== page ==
The recent suicides of fashion entrepreneur Kate Spade and chef-turned-TV-star Anthony Bourdain have sparked a culture-wide discussion, as often happens when a celebrity dies in a horrible fashion. But unlike previous celebrity suicides, the anxieties prompted by these deaths took on a different coloration when it became clear in their wake that their deaths are part of a larger and disturbing public-health crisis we’ve failed to acknowledge. 

According to a recent report from the Centers for Disease Control, suicide is now the 10th leading cause of death in the U.S., killing twice as many people (45,000) as homicide does each year. In more than 25 states across the country, the suicide rate has increased by more than 30 percent since 1999.  

Most of the deaths are people (like Spade and Bourdain) at an age once considered the prime of  life, which suggests a kind of epic, deadly new form of the midlife crisis: The largest number of suicides are happening among white men and white women between the ages of 45 and 65 (although rates are rising steadily for nearly all racial and ethnic groups). The news is grimmest for men, who account for three-quarters of all suicides. The CDC’s principal deputy director, Anne Schuchat, told Business Insider that the new data are “disturbing.”

Disturbing and confusing. Suicide has often increased during times of economic hardship; in 1932, during the height of the Great Depression, for example, the rate was 22 deaths per 100,000 people, according to the New York Times. But in the U.S. today, during an economic recovery under way for nearly a decade, the rate is 15.4 per 100,000. And the number of deaths has stubbornly increased despite much better screening and mental-health diagnosis. As the CDC researchers who worked on the recent report noted, “More than half of people who died by suicide did not have a known diagnosed mental health condition at the time of death.” Rather, the researchers listed substance abuse, job loss, relationship problems, and financial woes as some of the many factors potentially implicated in rising suicide rates.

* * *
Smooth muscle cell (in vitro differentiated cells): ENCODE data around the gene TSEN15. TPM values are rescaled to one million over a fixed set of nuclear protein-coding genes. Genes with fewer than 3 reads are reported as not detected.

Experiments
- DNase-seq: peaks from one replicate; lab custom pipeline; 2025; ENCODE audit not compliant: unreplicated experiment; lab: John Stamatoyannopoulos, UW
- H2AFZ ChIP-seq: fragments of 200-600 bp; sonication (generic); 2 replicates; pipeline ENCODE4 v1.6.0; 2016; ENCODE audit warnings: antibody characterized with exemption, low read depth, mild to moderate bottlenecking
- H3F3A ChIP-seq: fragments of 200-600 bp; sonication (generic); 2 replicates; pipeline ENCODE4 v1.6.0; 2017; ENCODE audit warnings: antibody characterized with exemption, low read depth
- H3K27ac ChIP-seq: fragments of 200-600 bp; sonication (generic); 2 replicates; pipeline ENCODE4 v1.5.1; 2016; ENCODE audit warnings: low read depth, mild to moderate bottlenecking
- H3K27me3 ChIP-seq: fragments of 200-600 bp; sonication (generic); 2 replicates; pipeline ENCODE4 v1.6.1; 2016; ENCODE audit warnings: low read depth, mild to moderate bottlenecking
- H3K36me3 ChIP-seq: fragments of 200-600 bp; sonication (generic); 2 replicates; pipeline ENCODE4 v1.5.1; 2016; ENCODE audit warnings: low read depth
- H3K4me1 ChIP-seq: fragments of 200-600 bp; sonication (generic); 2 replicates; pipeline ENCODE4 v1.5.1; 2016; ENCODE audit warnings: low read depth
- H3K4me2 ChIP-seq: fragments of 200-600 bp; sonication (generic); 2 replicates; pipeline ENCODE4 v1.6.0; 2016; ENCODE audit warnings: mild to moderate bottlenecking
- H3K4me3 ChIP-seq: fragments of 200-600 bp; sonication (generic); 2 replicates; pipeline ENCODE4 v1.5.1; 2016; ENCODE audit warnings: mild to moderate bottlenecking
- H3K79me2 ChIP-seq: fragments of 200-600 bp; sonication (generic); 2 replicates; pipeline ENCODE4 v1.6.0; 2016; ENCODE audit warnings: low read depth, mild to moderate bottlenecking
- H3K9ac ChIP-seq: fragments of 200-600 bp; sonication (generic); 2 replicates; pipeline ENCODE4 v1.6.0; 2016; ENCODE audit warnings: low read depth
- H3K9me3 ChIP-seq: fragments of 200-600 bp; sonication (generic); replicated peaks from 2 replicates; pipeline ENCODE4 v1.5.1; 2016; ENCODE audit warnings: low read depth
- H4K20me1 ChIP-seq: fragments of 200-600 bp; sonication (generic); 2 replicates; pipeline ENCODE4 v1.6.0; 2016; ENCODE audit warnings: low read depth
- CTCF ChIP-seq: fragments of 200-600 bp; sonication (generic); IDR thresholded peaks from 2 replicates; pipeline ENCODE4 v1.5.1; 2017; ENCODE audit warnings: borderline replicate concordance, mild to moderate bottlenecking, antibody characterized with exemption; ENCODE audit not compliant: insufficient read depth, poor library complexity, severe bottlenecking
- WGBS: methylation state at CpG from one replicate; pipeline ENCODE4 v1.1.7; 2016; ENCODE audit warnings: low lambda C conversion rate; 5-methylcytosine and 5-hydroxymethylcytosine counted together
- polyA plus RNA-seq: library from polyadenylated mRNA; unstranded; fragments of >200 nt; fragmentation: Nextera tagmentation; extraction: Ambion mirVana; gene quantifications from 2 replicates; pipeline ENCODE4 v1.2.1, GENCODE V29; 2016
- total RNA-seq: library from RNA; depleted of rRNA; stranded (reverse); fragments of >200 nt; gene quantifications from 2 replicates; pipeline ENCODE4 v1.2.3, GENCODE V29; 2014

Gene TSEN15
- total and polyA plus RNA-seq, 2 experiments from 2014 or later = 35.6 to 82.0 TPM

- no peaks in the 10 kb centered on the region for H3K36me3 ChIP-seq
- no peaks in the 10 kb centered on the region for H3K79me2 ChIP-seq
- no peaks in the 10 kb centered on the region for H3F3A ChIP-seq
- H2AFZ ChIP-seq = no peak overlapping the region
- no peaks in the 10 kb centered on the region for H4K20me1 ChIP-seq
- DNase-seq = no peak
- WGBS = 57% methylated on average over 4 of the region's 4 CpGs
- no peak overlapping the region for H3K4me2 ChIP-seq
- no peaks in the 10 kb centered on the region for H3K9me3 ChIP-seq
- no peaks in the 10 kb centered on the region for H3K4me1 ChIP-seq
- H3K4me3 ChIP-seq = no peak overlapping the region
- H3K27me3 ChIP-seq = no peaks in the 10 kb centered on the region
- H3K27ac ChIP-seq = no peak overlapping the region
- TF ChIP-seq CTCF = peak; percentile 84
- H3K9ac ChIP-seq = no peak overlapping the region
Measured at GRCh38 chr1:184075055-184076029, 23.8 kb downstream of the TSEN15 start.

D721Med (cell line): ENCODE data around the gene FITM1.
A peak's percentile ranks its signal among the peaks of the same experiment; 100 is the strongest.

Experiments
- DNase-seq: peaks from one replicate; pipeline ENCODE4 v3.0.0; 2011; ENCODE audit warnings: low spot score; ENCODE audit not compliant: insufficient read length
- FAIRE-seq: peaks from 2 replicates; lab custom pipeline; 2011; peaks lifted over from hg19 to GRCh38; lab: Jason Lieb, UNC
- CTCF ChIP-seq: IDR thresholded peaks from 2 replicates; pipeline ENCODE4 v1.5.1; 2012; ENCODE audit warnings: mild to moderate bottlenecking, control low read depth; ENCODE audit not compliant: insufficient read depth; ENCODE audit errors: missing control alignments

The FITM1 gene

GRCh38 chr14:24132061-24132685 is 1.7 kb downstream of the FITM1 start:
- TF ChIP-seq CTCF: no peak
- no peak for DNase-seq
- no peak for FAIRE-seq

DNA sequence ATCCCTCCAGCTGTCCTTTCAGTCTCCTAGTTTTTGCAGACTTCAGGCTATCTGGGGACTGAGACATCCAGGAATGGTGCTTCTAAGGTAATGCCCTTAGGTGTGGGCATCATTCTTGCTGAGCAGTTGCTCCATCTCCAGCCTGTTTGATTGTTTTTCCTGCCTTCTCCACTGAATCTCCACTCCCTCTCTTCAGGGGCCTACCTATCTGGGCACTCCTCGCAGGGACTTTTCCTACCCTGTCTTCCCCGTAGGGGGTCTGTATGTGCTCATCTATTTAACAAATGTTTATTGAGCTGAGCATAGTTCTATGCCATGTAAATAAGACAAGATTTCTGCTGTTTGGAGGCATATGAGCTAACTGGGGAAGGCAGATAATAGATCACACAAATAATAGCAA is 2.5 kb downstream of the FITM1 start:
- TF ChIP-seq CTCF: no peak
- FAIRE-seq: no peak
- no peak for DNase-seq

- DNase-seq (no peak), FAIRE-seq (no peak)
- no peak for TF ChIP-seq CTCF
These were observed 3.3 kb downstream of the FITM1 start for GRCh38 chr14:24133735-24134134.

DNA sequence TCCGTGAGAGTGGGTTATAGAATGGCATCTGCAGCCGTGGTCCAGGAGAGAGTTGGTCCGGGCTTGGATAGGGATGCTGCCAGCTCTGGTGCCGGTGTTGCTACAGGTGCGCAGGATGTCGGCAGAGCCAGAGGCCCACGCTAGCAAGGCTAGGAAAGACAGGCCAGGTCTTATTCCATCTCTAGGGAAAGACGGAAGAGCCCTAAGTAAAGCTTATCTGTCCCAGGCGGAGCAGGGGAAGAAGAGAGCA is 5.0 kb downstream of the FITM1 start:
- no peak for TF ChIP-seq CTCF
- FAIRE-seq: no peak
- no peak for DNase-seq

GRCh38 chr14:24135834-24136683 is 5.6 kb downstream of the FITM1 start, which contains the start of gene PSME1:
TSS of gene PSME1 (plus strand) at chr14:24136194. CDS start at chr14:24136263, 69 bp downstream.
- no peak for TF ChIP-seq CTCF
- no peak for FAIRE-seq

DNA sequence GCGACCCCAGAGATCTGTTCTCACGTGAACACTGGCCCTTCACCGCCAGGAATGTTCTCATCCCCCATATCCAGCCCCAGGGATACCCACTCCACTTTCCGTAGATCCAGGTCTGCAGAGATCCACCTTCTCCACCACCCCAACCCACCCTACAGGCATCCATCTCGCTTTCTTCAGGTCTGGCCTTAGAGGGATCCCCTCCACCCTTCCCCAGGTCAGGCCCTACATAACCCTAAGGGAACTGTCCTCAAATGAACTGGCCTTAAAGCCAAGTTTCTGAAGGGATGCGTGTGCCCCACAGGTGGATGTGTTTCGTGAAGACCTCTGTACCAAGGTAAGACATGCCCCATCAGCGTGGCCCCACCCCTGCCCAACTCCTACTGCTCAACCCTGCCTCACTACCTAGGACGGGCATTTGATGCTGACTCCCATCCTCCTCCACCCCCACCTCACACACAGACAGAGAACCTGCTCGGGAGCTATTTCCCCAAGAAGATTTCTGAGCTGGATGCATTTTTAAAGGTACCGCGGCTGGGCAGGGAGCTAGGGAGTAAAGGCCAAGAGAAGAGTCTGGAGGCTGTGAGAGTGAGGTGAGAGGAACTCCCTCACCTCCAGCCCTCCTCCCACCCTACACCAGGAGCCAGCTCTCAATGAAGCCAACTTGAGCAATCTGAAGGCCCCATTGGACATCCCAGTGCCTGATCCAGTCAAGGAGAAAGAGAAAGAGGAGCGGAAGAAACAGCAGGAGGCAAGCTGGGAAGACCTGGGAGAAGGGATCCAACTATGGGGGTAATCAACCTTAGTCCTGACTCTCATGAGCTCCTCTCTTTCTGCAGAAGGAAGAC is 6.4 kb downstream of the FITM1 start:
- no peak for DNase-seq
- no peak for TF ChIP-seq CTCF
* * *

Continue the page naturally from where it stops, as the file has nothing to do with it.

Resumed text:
How did suicide, a disease of despair, a last resort, become a solution to the challenges of everyday life for so many people?

Read it all.

Posted in * Culture-Watch, America/U.S.A., Ethics / Moral Theology, Health & Medicine, Psychology, Suicide

(DM) Christian doctor is sacked by the Government for refusing to identify patients by their preferred gender because he believes sex is established at birth

A doctor has been fired from a top government role for suggesting gender is determined at birth.

Dr David Mackereth, 55, who has worked as an NHS doctor for 26 years, was deemed to be ‘unfit to work’ after he said he would refuse to identify patients by their preferred gender.

The senior doctor was set to become a disability assessor for the Department for Work and Pensions claims a person’s gender is biological and said his right to freedom of speech had been denied.

The medic, from Dudley in the West Midlands, fears other ‘professional people of faith’ could lose their jobs simply for holding opinions about gender that are ‘centuries old’.

Read it all.

Posted in Children, England / UK, Ethics / Moral Theology, Health & Medicine, Science & Technology, Sexuality

(NPR) More Screen Time For Teens Linked To ADHD Symptoms

Most teens today own a smartphone and go online every day, and about a quarter of them use the internet “almost constantly,” according to a 2015 report by the Pew Research Center.

Now a study published Tuesday in JAMA suggests that such frequent use of digital media by adolescents might increase their odds of developing symptoms of attention deficit hyperactivity disorder.

“It’s one of the first studies to look at modern digital media and ADHD risk,” says psychologist Adam Leventhal, an associate professor of preventive medicine at the University of Southern California and an author of the study.